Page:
Introduction: Quilted Family Picnic Blanket
Jazz up your idea of a picnic blanket and make it interactive for you, your family, or your friends! Choose games you like and create the 'board' on the blanket. Then create some playing chips or use ones you have from the real game. This is a simple idea to make any outing, picnic, or parade watching fun! Oh, and another plus to this blanket... no soggy bottoms with a vinyl base! ;)
Lets get started! Here is what you will need in any sizes you want, I have given the measurements I used...
(Measurements include my game boards of: Checkers, tic tac toe, and the peg game, create your own measurements for other games) (The only fabric I bought was the edging(brown/yellow) and top(green) fabric, the rest I used scraps and leftovers of what I already had)
1 vinyl table cloth (I cut a 50"x50" piece from a larger rectangular one I already had)
1 thick/soft canvas type fabric for game board top. (also 50"x50")
4 side pieces that will join top and bottom pieces (10.5"x50")
4 corner pieces (5.5"x11")
1 checkerboard background (16"x16")
32 pieces for each checker square (2"x2") (add bonding to whole piece of 16"x8" before you cut)
8 tic tac toe strips (1"x13") (Add bonding to whole piece of 8"x13" before you cut)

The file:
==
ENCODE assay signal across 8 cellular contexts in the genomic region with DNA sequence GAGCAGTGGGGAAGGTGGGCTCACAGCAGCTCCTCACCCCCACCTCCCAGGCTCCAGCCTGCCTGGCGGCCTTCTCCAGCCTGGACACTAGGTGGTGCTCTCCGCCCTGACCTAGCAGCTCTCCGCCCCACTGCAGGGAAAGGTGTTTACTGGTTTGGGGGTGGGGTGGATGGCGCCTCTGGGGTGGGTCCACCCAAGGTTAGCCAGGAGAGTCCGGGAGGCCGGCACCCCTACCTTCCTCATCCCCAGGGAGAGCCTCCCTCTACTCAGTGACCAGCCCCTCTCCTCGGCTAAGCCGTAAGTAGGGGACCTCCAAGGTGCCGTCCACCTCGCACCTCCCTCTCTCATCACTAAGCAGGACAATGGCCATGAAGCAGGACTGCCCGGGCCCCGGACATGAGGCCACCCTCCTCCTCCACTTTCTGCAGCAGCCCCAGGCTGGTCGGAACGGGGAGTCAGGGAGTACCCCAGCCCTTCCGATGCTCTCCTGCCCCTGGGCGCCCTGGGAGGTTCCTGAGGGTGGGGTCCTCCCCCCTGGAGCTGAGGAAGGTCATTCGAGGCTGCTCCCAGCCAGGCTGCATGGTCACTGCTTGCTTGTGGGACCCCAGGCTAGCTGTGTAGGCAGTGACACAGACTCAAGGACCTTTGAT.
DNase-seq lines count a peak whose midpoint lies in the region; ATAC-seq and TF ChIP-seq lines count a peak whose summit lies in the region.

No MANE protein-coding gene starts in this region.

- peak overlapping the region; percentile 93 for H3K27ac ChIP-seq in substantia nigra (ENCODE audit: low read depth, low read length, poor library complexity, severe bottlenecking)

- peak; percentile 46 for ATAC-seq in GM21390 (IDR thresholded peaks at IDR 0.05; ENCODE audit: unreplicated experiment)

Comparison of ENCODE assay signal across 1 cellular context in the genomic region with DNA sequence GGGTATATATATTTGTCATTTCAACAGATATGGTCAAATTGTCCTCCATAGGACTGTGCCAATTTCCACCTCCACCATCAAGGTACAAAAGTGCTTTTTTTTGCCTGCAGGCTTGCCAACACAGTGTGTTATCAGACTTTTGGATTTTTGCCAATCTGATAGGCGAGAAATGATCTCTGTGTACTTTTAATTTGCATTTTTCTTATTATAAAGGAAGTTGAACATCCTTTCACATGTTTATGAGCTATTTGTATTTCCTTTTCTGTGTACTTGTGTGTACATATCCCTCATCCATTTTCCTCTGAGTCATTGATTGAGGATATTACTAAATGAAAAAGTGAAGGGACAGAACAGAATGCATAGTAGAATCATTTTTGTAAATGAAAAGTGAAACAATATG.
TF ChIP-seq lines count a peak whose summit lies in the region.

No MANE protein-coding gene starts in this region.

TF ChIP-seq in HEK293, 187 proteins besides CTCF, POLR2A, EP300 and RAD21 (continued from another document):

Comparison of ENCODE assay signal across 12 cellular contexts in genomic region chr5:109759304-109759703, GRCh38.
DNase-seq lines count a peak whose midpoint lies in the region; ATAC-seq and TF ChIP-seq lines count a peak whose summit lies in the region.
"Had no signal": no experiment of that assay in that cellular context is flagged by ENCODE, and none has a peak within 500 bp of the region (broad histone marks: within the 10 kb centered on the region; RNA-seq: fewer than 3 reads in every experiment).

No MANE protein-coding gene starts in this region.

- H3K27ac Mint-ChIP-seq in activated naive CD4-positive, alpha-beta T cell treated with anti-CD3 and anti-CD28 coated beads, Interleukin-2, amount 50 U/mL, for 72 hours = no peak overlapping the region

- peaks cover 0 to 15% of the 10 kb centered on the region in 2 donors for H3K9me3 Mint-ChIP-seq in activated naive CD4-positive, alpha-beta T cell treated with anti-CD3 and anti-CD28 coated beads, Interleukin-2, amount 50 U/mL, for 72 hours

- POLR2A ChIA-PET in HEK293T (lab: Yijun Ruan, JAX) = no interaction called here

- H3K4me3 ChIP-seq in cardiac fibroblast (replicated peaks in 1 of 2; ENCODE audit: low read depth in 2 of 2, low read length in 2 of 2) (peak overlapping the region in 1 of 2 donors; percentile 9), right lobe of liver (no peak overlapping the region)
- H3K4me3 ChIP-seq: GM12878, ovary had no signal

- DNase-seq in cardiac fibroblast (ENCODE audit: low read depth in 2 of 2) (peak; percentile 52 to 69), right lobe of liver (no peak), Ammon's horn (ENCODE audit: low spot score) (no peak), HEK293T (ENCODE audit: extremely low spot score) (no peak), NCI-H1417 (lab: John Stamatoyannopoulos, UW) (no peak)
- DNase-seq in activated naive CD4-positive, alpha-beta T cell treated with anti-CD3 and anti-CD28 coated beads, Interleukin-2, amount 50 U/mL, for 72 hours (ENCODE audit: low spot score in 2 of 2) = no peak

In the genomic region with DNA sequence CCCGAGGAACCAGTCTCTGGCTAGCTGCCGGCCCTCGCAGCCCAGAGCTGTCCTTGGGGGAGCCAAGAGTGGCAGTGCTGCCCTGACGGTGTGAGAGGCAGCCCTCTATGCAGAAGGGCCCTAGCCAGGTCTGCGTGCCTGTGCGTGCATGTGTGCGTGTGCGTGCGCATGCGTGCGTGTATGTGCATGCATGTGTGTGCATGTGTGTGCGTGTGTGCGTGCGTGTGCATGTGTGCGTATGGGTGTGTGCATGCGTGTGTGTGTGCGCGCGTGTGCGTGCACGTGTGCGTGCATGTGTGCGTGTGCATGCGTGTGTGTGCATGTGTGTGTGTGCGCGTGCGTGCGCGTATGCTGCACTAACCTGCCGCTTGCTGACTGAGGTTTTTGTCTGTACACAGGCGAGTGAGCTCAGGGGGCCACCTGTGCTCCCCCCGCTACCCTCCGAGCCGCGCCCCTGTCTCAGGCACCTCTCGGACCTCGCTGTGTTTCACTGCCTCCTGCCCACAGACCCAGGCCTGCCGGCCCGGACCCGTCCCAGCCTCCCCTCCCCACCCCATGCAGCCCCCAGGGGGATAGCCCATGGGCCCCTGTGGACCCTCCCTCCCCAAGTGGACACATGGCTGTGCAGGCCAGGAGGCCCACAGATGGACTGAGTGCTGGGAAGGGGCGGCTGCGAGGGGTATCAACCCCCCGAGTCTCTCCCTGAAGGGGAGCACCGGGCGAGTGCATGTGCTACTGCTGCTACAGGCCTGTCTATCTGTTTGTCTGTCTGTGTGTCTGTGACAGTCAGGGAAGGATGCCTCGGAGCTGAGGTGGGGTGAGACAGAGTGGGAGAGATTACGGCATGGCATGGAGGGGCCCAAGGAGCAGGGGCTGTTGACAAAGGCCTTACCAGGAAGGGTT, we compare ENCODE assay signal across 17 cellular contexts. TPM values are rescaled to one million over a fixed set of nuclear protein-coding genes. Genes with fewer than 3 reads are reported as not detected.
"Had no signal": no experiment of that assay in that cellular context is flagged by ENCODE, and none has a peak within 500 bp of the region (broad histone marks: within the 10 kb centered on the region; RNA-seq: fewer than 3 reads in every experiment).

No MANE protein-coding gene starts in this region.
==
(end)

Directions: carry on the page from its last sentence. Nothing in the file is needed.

2 equilateral triangles (17"x17"x17")
30 pieces for the peg game, 15 in each game (1"x1") (keep it in a 15"x2" piece to easily add bonding)
Add Heat and bond lite to the bolded items
Step 1: Cut Fabric and Add Bonding
With the measurments from the previous step cut all of your fabric, leaving game piece fabric whole to add heat and bond with iron. Cut up your heat and bonded game pieces and apply them to the correct surfaces.
*checker board- 16"x16" fabric gets the 2"x2" squares
*triangle peg game gets the 1"x1" squares
*tic tac toe game goes directly on top surface of blanket (I waited until I had the first 2 items sewn and laid everything out before I bonded these)
Step 2: Begin Sewing Pieces Together
Sew your fabric game boards in place. I used a zig zag stitch to cover all my edges and provide for a stronger finish. I used a piece of computer paper to back the checker board as I began to sew so my thinner fabric wouldn't bunch up in the stitching. Sew on your game boards onto your top fabric in any order you want, I found the center of my fabric square and zig zagged the checker board on first then placed my other pieces symmetrically.
Step 3: Add Edging and Corners
At this point I switched to my serger for adding all the edges and creating a strong seem. I first sewed on my longer brown pieces, then added the yellow corners and then sttiched the yellow corners together and began adding the vinyl table cloth backing. Sew 3.5 sides, I chose to get all my corners done and serge a little bit in from each of the remaining open side corners. Then turned it inside out. Be careful if you have a thin vinyl tablecloth, mine was thin and when I was going to turn it inside out it created little tears in the side I didn't finish, nothing major, just something to watch out for. Hand stitch the rest closed. And you may also have to do a straight stitch around the edging to hold it all together, both top and bottom.
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